Linker3000 writes: According to a story over at The Register, power supplies used by HP ProLiant DL380 G5 rack-mounted servers may fail if they're left dormant for long periods time in certain environments, according to the experience of one customer and comments from HP.
Linker3000 writes: NetworkWorld is reporting that a vulnerability has been found in the WPA2 wireless security protocol that could allow man-in-the-middle attacks. The so-called "Hole 196" vulnerability stems from a weakness in one of the keys (the Group Temporal Key, or GTK) used to protect broadcast data because the GTK mechanism cannot detect address spoofing or data forgery.
Linker3000 writes: My main IT office is also the server room for the building, with a small rack of servers and a few stand-alone systems. Most of the time we can keep the room cool enough with natural ventilation and we only switch on the aircon when we close up and leave at night — but sometimes we forget and arrive the next morning to about 26-28 degress of Celcius goodness (about 80F) — nothing too major, but a tad warm nonetheless. The aircon has a timer built into the remote control, but it's very directional and unless we remember to leave it on a desk pointed at the aircon unit it does not work. I was considering a small project involving an IP or USB-based temperature sensor and a learning/programmable IR transmitter that would allow us to switch the aircon on (or off) automatically, or manually if we so wished. There' s no hardwire option for the aircon unit — I've checked the schematics. Having done the required Google search, I have found what looks like suitable kit, ranging from bareboard hobbyist stuff to ridiculously-priced 'professional' server room HVAC controls, so I decided it might be a good idea to open this up to the Slashdot crowd for their real-world wisdom (apart from 'leave the aircon on all the time'). Anyone rigged up anything like this before?
Linker3000 writes: According to El Reg, from Monday, OpenDNS plans to introduce an new service that will prevent PCs infected with the Conficker (aka Downadup) malware from contacting its control servers, and will also make it easy for admins to know if even a single machine under their control has been infected by Conficker: "Starting Monday, any networks with PCs that try to connect to the Conficker addresses will be flagged on an admin's private statistics page. The service is available for free to both businesses and home users."
Maybe this is a good time to take a look at OpenDNS if you haven't done so already.
Linker3000 writes: "When the Irish local newspaper "Mayo Echo" published an article (readable online as a set of PDFs through the link) referring to gays as "perverts", it sparked lively debate in the forums at castlebar.ie , one of the region's most active online communities, but things took a turn for the worse when the paper's editor objected to some of the comments and contacted the site's editors. Under threat of legal action, the site's editors bowed to pressure and all material referring to the Mayo Echo was removed and an apology published, but then the newspaper's editor decided to not accept the apology and is maintaining his threat of legal action.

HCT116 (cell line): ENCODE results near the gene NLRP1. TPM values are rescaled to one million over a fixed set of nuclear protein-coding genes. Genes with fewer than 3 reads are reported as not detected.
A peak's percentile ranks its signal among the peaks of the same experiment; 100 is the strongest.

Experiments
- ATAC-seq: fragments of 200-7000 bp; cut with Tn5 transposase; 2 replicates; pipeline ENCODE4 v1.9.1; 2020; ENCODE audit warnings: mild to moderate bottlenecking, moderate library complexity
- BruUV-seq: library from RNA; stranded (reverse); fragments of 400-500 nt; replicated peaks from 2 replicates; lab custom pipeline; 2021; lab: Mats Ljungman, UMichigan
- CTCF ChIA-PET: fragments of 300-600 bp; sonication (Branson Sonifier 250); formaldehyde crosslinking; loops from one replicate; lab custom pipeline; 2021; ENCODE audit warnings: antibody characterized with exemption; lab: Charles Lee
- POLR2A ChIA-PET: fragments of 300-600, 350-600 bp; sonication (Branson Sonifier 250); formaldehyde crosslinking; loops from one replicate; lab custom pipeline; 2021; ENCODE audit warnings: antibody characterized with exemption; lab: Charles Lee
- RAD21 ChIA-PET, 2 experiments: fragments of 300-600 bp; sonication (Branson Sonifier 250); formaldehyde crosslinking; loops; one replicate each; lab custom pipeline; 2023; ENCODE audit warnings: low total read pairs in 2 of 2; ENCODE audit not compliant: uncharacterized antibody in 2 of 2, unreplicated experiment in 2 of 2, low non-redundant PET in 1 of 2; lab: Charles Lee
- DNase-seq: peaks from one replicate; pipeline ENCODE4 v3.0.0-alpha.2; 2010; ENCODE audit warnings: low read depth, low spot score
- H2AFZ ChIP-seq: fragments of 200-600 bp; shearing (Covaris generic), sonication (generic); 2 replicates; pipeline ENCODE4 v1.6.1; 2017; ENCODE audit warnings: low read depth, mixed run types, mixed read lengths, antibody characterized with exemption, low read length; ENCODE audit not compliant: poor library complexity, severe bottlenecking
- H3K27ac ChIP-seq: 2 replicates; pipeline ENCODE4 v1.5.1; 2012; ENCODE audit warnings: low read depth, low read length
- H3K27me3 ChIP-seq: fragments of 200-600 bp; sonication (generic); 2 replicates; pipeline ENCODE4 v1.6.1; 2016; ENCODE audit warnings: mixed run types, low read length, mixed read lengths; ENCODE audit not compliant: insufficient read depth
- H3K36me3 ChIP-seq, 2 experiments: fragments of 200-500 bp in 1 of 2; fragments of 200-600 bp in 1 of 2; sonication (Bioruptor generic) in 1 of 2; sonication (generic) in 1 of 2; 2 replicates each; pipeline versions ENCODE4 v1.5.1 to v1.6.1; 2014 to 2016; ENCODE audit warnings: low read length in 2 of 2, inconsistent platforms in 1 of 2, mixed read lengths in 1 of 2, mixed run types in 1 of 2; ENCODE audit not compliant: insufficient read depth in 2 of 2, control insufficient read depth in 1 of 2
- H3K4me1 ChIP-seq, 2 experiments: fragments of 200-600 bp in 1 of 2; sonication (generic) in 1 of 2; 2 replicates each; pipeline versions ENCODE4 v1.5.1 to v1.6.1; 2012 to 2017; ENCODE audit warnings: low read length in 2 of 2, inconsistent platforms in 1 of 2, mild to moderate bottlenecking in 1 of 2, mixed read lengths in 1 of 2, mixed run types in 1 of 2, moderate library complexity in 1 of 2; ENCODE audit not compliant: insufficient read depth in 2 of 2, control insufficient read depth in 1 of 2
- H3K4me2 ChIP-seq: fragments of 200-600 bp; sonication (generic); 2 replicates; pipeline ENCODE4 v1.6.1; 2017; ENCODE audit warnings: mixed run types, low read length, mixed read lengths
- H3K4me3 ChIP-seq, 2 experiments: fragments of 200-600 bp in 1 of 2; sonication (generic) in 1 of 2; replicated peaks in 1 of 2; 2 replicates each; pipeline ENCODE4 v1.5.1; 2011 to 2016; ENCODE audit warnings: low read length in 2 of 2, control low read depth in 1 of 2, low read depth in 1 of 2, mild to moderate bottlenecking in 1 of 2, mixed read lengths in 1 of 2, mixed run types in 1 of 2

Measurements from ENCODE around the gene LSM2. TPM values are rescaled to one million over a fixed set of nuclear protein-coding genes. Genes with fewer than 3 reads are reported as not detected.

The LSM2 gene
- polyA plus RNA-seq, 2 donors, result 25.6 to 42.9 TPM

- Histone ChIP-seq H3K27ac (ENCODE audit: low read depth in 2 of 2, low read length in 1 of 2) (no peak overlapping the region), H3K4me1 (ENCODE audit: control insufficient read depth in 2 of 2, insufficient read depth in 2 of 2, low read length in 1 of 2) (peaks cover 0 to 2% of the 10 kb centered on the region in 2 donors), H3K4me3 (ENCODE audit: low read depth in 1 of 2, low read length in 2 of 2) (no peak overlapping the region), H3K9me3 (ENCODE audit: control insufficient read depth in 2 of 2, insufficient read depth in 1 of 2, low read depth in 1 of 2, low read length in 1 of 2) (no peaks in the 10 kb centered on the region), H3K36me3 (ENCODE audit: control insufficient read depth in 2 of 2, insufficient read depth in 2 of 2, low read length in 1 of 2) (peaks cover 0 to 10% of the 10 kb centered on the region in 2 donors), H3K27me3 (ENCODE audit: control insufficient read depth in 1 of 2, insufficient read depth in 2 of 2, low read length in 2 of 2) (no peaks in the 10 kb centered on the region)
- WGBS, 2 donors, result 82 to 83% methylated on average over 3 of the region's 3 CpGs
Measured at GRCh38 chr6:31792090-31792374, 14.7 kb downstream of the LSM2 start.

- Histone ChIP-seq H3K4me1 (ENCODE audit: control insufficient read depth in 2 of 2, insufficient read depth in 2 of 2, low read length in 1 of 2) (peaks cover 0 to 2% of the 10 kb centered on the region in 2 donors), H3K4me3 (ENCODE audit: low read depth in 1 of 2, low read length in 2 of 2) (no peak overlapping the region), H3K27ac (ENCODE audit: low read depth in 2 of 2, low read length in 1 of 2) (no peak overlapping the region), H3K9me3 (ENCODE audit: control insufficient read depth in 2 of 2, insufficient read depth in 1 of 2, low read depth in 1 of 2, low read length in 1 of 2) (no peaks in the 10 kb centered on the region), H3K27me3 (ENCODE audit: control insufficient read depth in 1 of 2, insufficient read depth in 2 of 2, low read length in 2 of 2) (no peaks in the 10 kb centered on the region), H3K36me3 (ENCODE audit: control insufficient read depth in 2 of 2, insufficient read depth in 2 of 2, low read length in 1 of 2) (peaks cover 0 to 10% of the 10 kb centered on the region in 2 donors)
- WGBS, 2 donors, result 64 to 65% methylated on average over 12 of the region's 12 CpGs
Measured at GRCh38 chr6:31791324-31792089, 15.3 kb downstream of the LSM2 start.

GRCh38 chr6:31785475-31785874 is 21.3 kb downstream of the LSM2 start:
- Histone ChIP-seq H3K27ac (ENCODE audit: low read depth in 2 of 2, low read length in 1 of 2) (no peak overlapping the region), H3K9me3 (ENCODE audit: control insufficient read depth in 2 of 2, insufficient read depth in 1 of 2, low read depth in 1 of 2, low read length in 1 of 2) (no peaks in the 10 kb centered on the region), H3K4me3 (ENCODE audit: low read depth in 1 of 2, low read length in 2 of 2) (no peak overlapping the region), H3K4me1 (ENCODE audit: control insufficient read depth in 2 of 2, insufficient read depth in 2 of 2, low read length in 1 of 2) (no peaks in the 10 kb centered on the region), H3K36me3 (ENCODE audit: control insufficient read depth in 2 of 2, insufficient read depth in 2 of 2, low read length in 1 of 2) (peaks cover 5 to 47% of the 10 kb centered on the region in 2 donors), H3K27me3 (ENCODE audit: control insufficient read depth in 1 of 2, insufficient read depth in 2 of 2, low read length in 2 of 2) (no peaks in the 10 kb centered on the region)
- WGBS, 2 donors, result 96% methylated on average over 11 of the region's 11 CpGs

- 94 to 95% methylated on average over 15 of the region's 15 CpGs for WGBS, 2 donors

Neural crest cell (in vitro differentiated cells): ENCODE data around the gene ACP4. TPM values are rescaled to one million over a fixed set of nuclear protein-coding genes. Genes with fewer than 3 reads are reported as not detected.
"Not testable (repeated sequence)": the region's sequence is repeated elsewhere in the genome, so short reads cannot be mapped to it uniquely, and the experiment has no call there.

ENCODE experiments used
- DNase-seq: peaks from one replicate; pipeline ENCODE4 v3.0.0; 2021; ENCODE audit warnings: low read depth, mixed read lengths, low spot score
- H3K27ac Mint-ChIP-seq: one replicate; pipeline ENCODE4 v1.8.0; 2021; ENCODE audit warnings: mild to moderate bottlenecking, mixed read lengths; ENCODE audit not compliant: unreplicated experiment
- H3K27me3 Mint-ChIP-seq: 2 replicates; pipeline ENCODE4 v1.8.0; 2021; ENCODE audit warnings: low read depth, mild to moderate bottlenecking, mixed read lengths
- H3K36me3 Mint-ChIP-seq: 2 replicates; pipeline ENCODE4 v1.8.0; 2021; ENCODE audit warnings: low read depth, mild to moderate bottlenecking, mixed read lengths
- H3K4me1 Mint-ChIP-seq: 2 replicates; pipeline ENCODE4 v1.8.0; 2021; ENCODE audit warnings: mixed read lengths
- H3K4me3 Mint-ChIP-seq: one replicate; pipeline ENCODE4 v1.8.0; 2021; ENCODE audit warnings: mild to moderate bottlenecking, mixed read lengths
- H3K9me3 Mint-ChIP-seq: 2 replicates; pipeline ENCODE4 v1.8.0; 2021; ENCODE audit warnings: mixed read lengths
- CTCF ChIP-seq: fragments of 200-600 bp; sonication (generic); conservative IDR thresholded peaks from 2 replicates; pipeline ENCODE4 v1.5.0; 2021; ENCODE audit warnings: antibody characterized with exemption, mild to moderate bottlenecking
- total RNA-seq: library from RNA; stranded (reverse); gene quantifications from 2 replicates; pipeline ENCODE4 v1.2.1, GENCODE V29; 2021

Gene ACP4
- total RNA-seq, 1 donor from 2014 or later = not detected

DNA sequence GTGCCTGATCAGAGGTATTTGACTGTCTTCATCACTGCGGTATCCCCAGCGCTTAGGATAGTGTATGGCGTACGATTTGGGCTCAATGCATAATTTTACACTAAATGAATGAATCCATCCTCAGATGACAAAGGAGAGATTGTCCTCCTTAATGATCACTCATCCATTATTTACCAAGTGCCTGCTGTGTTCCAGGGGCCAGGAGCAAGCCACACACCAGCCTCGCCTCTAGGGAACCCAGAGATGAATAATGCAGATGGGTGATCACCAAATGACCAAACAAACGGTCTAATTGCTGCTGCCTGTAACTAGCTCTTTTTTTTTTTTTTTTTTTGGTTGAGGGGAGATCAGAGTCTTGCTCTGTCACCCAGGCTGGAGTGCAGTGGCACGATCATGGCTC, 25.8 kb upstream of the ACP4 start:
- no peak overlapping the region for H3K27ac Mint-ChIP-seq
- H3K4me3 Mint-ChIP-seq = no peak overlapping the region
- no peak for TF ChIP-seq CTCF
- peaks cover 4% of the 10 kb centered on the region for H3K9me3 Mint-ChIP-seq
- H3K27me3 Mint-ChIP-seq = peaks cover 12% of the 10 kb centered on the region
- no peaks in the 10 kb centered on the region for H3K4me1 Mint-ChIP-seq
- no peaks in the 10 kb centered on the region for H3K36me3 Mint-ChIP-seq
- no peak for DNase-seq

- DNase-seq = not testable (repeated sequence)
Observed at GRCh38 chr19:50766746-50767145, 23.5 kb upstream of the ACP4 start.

In light of this, the entire castlebar.ie site has been shut down and replaced with a one page commentary [Coral Cache] on the situation, stating: "...The view of the moderators was that it is no longer possible to have a reasonably robust discussion where opinions are expressed such as people stating that they do not like the slant of a particular article or newspaper as in this case without opening themselves up to legal action. The bulletin boards were effectively the heart of the site generating the bulk of over 3.8 million hits to Castlebar.ie last month for example.
Castlebar.ie has therefore ceased operating as a direct result of this ongoing threat of legal action and the possibility that under the current Irish legal system the same thing could happen at any stage. It is no longer possible to run a voluntary website such as Castlebar.ie on a server based in Ireland regardless of where the moderators actually live..."
Regrettably it's not possible to see any of the allegedly offending forum material (unless someone wants to unearth cached copies!?), but according to one moderator, although some of the reaction to the newspaper's article were 'passionate' — on both sides of the argument — all material specifically referred to in the newspaper's correspondence was removed upon request.
Is shutting down the entire site a wise precaution or totally unnecessary and extreme? And how does the editor of the Mayo Echo — a member of the estate that champions 'freedom of the press' — justify the threat of legal action against public commentary on one of their published articles, especially since the site's editors more than complied with the takedown request irrespective of whether they were obliged to or not?"
Linker3000 writes: "The Inquirer links to this story (in Swedish) about the city of Lund in Sweden where Vista users cannot connect to the Internet because of a Linux server that doesn't like the OS. Now that's the kind of story that's fodder to the/. crowd!"
Linker3000 writes: According to the MailScanner discussions list, Julian Field, the author and maintainer of the MailScanner open source e-mail spam / virus / trojan scanning system, was admitted to hospital on Friday having been found collapsed at home. At the time, his condition was described as "critical...but...stable.". Naturally, we all wish him a speedy recovery.